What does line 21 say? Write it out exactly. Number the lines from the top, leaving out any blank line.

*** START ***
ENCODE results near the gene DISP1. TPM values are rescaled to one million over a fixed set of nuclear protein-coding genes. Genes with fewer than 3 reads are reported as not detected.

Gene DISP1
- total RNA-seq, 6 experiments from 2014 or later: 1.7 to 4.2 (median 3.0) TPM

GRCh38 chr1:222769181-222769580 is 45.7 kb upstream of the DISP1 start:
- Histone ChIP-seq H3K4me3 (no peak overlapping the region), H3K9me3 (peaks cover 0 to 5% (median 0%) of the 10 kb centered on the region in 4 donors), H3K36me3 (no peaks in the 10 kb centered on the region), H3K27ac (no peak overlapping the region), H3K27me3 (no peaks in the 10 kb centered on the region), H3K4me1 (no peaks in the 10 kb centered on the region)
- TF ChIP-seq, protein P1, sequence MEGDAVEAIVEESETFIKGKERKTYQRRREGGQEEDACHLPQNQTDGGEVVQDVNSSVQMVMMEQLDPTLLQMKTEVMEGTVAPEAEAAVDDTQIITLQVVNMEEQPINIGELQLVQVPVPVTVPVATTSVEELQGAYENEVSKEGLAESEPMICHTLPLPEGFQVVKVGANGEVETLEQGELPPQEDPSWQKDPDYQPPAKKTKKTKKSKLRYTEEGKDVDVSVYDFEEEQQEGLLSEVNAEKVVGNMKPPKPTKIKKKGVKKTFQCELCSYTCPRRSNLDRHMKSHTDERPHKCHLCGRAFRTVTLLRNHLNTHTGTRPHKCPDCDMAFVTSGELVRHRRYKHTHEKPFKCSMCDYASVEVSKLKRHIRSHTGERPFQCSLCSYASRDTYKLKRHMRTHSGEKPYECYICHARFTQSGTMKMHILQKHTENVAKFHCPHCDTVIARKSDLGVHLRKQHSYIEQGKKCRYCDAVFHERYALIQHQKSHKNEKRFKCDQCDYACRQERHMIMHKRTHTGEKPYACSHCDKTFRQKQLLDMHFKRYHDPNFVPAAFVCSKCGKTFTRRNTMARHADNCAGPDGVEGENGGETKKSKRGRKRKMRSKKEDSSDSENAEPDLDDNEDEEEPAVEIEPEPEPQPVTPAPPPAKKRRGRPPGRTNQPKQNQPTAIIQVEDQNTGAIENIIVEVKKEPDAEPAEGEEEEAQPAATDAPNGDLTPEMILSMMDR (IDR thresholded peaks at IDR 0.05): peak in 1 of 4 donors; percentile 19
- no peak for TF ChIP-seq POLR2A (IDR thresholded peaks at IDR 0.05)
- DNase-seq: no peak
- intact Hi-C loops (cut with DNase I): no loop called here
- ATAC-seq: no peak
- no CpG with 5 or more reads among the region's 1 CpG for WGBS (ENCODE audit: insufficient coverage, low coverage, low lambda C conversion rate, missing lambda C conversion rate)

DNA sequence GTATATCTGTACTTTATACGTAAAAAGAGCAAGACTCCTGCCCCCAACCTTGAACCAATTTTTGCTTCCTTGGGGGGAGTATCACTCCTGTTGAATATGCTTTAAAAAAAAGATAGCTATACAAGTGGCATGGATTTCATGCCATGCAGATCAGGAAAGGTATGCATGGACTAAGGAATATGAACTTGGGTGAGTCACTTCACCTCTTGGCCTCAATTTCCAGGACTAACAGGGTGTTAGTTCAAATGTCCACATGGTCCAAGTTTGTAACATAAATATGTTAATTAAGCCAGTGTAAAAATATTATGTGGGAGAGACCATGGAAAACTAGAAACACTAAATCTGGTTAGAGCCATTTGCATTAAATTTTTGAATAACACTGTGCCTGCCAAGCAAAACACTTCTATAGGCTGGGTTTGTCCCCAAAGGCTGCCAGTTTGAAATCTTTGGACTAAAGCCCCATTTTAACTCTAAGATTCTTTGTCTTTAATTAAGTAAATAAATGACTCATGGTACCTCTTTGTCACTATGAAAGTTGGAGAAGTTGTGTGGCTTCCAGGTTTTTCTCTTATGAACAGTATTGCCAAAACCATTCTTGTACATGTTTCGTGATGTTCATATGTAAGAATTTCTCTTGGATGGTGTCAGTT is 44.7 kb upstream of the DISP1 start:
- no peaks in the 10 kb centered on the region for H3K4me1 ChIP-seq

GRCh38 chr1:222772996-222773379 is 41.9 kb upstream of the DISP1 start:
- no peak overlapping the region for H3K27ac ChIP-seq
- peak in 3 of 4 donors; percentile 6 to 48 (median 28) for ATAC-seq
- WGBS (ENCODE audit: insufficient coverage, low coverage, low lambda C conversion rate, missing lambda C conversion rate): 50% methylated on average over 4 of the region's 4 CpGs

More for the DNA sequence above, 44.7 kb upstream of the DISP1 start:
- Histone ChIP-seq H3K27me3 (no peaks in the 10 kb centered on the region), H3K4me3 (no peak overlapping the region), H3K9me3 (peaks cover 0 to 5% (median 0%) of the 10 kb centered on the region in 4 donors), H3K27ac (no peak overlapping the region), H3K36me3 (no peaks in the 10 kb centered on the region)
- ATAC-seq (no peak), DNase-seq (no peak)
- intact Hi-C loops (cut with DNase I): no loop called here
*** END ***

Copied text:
- intact Hi-C loops (cut with DNase I): no loop called here